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2017-05

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Cinderella and Her ""Faux Feminist"" Contemporary Retellings

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Fairy tale retellings have permeated literature, film, and media ever since the original stories emerged. New adaptations are constantly being released, and therefore new research must constantly be published. In this study, I analyze "Aschenputtel" by the Brothers Grimm, as

Fairy tale retellings have permeated literature, film, and media ever since the original stories emerged. New adaptations are constantly being released, and therefore new research must constantly be published. In this study, I analyze "Aschenputtel" by the Brothers Grimm, as well as various retellings of "Cinderella," including Andy Tennant's Ever After (1998), Mark Rosman's A Cinderella Story (2004), and Marissa Meyer's Cinder (2012). This selection includes a live-action historical film, a live-action contemporary film, and a science fiction novel, all with an intended audience of young adults. While the Brothers Grimm story and Ever After have already been analyzed in the context of gender representation (Zipes, Bottigheimer, Williams), prior academic research fails to adequately address the gender issues in A Cinderella Story and Cinder. Because Ever After, A Cinderella Story, and Cinder are more contemporary than the Grimms' "Aschenputtel," they are often thought to be more progressive (Gruner, Vera, Travers). However, I propose that they still have problematic implications, despite their publication in contemporary society. Jack Zipes, an acclaimed fairy tale scholar, argues that, "For the most part, the transformations [of contemporary Cinderella retellings] tend to be modern remakes with a faux feminist touch" ("The Triumph" 361). Similar to Zipes, I argue that, although the texts initially appear progressive and "feminist," they ultimately support problematic ideals related to gender. All three contemporary texts seem to ally themselves with an ethos of female empowerment through their protagonists' rejection of traditional femininity, but the inclusion of gender policing and the characters' eventual acceptance of hyperfemininity undermine this characterization, as does the ultimate heteronormative "happily ever after." Additionally, the use of competition (between Cinderella and her stepfamily, as well as new female characters) pits women against each other, often because of a man, which generally prevents the development of female camaraderie, other than with the fairy godmother. Further, rather than allying herself with female power (i.e. the mother), the protagonists in both Ever After and A Cinderella Story are defined by their relationship with the father, which minimizes their agency as it suggests a transfer of ownership from the father to the husband/prince. This framing of the protagonist by the father and prince (specifically as she works to "perfect" the prince) seems to relegate the female characters to a supplementary role, simply acting as a tool for the male characters' development.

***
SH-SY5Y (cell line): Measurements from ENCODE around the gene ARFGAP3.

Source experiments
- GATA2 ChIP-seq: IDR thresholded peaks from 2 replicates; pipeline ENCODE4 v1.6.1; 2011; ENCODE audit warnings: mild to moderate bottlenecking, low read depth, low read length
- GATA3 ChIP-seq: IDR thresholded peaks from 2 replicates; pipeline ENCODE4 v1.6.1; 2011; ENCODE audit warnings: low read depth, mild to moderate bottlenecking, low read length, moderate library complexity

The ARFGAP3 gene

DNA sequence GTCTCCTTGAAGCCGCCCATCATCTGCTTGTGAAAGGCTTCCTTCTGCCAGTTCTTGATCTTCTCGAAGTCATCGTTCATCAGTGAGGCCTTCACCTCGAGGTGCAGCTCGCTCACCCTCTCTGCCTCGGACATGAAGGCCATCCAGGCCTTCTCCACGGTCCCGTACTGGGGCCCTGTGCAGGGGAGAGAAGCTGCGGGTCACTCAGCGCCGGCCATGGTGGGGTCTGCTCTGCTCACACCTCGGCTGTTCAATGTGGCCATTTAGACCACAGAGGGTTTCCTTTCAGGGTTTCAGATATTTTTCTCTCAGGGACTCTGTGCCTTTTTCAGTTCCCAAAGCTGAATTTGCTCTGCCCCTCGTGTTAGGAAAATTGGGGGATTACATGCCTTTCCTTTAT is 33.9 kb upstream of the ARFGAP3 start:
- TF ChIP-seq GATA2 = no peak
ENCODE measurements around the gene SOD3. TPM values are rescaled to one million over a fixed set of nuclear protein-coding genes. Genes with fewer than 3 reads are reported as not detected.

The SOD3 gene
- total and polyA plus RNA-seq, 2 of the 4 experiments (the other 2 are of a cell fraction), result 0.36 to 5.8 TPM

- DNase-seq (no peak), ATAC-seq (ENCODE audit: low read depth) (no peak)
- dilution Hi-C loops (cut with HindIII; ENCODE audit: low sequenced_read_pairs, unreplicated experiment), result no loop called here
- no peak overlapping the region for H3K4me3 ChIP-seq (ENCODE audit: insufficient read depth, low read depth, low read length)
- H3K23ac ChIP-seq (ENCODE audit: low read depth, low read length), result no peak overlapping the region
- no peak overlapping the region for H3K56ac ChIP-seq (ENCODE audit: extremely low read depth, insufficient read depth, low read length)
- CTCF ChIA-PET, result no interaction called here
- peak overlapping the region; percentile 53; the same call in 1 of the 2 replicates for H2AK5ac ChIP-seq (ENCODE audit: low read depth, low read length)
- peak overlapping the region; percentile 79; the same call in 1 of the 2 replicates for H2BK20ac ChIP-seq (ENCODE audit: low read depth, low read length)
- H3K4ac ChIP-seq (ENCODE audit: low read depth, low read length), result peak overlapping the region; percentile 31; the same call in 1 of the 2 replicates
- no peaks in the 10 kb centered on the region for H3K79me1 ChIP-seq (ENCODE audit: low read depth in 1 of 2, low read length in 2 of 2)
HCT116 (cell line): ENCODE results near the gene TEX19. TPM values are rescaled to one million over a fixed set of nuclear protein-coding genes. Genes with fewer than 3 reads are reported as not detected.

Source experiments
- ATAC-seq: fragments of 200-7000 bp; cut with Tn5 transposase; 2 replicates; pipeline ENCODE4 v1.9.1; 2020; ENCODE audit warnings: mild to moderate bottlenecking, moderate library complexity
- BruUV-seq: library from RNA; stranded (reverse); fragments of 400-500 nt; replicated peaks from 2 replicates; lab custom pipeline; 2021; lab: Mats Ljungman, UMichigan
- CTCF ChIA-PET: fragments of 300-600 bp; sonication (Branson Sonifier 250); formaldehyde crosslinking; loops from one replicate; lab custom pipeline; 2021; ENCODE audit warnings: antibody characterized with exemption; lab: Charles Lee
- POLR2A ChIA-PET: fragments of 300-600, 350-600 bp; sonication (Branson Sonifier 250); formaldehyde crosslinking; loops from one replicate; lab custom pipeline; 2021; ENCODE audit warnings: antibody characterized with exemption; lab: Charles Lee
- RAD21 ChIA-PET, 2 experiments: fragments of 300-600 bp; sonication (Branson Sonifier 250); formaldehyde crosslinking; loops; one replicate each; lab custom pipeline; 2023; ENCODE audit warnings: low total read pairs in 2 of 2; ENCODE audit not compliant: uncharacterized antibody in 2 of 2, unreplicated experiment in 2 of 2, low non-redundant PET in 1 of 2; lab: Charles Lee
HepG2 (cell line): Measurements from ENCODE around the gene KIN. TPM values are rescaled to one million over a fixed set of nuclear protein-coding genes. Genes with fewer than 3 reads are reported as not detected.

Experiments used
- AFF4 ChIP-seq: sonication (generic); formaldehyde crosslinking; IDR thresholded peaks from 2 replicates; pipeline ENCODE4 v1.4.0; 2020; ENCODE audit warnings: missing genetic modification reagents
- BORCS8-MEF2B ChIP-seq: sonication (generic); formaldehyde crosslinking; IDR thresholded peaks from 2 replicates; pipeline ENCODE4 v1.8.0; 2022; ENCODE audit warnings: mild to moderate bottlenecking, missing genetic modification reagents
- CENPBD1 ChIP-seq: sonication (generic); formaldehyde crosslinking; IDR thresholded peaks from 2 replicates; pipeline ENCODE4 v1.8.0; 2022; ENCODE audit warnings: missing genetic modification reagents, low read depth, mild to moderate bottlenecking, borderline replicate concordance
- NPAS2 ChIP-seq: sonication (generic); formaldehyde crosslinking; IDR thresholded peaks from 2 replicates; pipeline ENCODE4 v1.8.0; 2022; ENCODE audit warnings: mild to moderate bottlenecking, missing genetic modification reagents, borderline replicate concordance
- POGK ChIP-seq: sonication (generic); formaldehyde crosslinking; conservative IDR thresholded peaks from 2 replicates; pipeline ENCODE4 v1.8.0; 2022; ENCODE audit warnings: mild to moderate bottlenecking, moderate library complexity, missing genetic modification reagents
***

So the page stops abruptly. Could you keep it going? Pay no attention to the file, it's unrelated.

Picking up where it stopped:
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2018-05

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Vowel Normalization in Dysarthria

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In this study, the Bark transform and Lobanov method were used to normalize vowel formants in speech produced by persons with dysarthria. The computer classification accuracy of these normalized data were then compared to the results of human perceptual classification

In this study, the Bark transform and Lobanov method were used to normalize vowel formants in speech produced by persons with dysarthria. The computer classification accuracy of these normalized data were then compared to the results of human perceptual classification accuracy of the actual vowels. These results were then analyzed to determine if these techniques correlated with the human data.